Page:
Why should I vaccinate my pet for Rabies?

When discussing most vaccines we are talking mostly about protecting the pet. When discussing Rabies vaccine we are also talking about protecting people. Rabies is spread when saliva from an infected animal gets into an open wound – often a bite wound. The chance of most of my patients contracting Rabies is very very small. However, almost every person who has ever got infected and started showing signs of Rabies has died. So, it’s kind of like getting struck by lightning – the chance of it happening is very small, but if it happens the repercussions are huge. The fact that Rabies kills people is why the government has set rules that make sure it’s given by a veterinarian, and it is also why it can be a legal liability issue for the owner if their unvaccinated pet bites someone.

My neighbor vaccinates his dog for Lyme disease, my other neighbor does not? Why?

Some vaccines we administer based on the pet’s lifestyle. We don’t want to give pets vaccinations unless they are necessary. For example, Lyme disease is spread by ticks, so we recommend that vaccine for dogs that have lots of tick exposure. Quiet a few hunting dogs get Lyme vaccine, but a lot of poodles do too if they go camping every weekend!

Bordatella vaccine is another example. This vaccine helps protect against Kennel Cough (an infection of the windpipe). We recommend that dogs that are being boarded, go to puppy classes or the dog park regularly, or have other similar exposure to other dogs should be vaccinated.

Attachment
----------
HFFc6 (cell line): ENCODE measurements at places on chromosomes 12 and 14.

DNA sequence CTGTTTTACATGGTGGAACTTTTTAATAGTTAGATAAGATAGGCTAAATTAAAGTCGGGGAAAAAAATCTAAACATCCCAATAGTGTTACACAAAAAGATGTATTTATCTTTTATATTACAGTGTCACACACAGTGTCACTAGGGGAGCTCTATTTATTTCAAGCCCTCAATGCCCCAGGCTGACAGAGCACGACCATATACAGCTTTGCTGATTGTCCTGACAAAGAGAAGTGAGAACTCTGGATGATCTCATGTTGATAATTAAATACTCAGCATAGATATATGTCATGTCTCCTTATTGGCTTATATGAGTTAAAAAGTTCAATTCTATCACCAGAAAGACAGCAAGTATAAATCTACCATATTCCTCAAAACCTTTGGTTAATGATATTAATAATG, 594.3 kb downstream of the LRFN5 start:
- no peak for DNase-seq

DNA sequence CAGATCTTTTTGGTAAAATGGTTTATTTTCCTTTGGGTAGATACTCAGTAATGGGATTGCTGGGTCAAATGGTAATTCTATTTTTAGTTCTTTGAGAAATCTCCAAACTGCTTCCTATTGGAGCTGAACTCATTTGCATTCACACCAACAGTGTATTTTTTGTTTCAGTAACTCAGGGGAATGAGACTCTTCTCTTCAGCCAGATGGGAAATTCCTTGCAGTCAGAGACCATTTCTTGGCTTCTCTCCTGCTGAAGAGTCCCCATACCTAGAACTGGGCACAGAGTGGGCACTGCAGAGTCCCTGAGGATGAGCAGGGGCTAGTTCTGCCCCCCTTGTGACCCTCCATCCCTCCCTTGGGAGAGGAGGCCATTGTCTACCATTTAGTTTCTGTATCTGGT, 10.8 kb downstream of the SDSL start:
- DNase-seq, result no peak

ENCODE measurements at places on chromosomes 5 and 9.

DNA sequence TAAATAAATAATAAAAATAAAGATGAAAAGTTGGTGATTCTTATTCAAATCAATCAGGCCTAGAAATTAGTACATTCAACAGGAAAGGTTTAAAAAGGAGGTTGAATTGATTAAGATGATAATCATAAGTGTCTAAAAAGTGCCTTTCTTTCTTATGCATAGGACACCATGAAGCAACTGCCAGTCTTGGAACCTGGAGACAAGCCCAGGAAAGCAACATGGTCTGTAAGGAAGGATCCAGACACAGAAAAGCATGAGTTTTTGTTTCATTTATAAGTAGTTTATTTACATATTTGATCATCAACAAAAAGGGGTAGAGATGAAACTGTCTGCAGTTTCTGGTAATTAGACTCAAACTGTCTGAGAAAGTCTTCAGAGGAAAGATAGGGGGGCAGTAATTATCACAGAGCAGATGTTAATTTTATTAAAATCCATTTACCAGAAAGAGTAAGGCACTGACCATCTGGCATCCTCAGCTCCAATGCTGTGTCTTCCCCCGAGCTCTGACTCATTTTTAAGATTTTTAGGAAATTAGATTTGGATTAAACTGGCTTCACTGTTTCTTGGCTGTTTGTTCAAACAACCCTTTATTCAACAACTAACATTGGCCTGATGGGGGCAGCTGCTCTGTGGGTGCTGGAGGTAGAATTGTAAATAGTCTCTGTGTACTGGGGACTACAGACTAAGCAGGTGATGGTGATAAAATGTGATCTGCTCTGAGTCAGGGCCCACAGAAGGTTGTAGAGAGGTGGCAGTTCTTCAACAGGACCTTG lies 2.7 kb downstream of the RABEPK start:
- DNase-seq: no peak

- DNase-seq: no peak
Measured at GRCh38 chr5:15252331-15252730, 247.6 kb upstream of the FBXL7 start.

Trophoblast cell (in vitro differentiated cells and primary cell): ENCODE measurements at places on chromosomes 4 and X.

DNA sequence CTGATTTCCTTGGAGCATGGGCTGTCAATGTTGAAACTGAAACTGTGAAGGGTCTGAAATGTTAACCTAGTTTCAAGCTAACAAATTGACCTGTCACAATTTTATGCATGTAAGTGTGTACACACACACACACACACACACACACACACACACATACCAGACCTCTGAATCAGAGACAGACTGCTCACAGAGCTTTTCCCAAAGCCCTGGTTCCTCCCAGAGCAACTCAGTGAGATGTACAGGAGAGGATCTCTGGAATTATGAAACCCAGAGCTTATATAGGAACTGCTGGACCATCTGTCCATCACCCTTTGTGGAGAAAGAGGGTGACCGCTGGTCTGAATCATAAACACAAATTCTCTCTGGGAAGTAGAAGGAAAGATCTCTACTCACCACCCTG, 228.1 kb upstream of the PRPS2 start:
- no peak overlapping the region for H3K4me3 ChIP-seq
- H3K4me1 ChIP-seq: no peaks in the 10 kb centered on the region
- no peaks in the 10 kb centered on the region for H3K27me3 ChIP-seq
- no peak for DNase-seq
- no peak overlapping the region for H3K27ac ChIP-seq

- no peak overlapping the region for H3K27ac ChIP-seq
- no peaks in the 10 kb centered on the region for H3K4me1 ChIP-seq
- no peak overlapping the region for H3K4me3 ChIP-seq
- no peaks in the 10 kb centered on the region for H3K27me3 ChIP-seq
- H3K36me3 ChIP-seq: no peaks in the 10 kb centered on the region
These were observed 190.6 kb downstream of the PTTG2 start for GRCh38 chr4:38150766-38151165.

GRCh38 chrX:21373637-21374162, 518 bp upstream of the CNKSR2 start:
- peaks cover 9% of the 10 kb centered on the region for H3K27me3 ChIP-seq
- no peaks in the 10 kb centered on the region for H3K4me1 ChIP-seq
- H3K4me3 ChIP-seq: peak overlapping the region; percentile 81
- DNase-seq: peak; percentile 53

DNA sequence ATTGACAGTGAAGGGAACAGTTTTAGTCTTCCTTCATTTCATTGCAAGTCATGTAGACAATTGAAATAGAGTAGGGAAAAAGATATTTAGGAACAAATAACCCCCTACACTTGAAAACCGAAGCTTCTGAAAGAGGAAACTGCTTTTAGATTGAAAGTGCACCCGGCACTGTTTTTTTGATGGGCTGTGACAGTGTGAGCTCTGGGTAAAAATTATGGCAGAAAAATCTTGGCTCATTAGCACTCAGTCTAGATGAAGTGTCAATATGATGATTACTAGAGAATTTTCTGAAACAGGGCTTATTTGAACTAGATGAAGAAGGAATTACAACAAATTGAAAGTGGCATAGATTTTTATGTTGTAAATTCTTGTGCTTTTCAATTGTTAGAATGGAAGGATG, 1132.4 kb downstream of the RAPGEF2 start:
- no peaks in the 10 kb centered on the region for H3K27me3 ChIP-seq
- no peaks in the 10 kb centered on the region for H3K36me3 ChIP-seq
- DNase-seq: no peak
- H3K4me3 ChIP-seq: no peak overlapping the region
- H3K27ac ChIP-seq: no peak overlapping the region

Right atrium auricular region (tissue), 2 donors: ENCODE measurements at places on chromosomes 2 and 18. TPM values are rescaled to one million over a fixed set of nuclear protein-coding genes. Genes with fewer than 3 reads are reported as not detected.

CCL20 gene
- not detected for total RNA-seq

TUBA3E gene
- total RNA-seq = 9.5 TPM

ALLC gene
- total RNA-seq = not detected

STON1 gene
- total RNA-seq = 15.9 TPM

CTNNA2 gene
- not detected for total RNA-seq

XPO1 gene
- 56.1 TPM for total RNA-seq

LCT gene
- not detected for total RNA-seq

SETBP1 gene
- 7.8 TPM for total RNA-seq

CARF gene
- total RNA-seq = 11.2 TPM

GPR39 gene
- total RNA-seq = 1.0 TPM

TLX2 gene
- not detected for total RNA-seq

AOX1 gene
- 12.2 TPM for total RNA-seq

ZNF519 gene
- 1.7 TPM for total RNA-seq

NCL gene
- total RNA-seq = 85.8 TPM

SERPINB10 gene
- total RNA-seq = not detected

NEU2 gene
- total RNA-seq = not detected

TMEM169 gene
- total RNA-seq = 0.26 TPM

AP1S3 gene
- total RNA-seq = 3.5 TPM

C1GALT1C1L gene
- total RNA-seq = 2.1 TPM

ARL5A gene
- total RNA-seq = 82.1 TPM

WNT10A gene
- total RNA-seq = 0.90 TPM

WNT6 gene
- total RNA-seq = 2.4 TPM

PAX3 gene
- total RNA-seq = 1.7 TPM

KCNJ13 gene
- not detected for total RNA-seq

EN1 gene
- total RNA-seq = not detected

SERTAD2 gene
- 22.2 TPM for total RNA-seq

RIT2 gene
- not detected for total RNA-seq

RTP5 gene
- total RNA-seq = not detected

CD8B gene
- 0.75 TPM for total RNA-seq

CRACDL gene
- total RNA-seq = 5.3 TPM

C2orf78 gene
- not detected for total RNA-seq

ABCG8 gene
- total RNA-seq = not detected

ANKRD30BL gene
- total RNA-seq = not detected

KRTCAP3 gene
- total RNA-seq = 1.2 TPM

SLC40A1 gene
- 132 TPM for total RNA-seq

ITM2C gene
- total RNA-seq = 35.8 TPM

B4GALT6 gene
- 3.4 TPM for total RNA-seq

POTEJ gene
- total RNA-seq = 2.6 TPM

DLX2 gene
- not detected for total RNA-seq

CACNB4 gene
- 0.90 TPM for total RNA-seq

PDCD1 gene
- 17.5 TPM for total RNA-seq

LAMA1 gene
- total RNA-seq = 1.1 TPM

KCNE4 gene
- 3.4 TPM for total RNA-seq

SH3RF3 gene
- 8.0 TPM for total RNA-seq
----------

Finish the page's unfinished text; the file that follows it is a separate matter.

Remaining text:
What about cats? Well, when it comes to lifestyle dependant vaccination recommendations for cats, Feline Leukemia is a good example. Cats are different from other species in that they have a virus called Feline Leukemia Virus (FELV). This virus causes leukemia in infected cats. It is not treatable, is fatal, and is prevalent in the “outdoor cat population”. So if your cat has exposure (even through the screen door) to outdoor cats, he has potential exposure to FELV, and should be vaccinated.

Why do all of the kittens born at my place get a runny nose/eyes every year?

Most of those cases are the caused by the “distemper” viruses I talked about above. Kittens are dependant on protection they get through their mom’s milk until they are 6-8 weeks old. So making sure that all of the cats on your place are current on their vaccinations will help in two ways. The higher the mom’s immunity level is, the higher the level of protection she passes to the kittens in her milk. Also, the more cats that are vaccinated, the fewer sick cats are present, and so the exposure dose for the kittens is lower.

My dog and cat are getting old, do they still need vaccinations?

Disease is most common in very young and very old animals because their immune systems are the weakest. As your pet moves into his or her “senior” years, vaccinating becomes even more important.

Do you have any questions about vaccinations that I did not cover here?

Do any of you have things that our clients should remember when heading out on vacation with their pets? Just put them in the comments!